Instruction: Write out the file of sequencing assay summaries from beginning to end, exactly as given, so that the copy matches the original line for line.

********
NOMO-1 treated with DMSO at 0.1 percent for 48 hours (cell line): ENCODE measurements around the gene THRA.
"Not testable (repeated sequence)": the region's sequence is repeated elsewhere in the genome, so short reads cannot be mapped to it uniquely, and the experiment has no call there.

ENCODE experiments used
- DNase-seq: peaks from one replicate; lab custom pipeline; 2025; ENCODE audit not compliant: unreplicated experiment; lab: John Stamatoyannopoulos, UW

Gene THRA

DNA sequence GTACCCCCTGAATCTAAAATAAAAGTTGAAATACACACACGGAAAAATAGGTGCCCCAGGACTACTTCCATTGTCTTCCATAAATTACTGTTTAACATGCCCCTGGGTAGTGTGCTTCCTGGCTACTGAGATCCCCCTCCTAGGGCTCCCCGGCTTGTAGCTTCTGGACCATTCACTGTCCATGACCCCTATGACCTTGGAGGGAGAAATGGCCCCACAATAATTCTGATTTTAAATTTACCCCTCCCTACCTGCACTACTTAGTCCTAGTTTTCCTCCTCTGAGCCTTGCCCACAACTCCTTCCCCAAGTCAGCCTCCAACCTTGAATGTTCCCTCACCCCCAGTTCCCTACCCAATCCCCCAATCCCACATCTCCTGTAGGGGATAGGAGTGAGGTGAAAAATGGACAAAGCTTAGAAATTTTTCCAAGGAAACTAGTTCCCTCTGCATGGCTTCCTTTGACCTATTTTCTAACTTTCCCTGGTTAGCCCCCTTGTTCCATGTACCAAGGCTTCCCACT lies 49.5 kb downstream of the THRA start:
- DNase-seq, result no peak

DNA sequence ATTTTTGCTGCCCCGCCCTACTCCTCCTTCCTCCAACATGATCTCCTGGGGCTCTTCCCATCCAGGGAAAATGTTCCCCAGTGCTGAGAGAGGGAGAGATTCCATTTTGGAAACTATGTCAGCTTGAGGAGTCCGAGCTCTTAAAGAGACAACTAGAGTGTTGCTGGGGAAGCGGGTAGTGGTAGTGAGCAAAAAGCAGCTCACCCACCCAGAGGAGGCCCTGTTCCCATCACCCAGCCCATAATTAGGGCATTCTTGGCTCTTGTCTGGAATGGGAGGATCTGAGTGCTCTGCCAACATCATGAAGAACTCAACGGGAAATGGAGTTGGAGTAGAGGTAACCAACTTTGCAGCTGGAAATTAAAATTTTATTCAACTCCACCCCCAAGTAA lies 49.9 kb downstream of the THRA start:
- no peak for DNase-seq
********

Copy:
NOMO-1 treated with DMSO at 0.1 percent for 48 hours (cell line): ENCODE measurements around the gene THRA.
"Not testable (repeated sequence)": the region's sequence is repeated elsewhere in the genome, so short reads cannot be mapped to it uniquely, and the experiment has no call there.

ENCODE experiments used
- DNase-seq: peaks from one replicate; lab custom pipeline; 2025; ENCODE audit not compliant: unreplicated experiment; lab: John Stamatoyannopoulos, UW

Gene THRA

DNA sequence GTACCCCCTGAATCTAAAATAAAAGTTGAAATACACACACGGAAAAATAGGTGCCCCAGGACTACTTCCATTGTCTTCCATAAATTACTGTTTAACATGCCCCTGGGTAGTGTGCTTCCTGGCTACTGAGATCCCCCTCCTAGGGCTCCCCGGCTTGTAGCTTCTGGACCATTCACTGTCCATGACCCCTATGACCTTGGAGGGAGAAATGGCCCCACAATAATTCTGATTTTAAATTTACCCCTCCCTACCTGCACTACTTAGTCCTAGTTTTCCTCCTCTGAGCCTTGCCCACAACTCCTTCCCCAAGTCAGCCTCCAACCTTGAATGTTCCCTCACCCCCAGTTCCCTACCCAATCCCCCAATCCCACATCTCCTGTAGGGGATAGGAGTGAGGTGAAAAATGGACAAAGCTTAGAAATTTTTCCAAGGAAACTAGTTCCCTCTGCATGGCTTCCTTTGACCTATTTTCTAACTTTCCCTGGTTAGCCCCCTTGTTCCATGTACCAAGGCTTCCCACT lies 49.5 kb downstream of the THRA start:
- DNase-seq, result no peak

DNA sequence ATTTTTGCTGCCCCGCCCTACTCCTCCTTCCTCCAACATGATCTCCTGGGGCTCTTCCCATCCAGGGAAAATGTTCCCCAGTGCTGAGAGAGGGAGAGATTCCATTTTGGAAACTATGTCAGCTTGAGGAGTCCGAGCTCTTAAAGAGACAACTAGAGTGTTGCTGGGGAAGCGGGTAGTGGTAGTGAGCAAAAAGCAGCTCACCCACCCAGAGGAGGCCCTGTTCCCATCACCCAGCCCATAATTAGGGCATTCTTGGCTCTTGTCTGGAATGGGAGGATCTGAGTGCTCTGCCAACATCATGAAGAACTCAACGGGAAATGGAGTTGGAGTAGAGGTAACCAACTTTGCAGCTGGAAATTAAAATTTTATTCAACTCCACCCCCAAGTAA lies 49.9 kb downstream of the THRA start:
- no peak for DNase-seq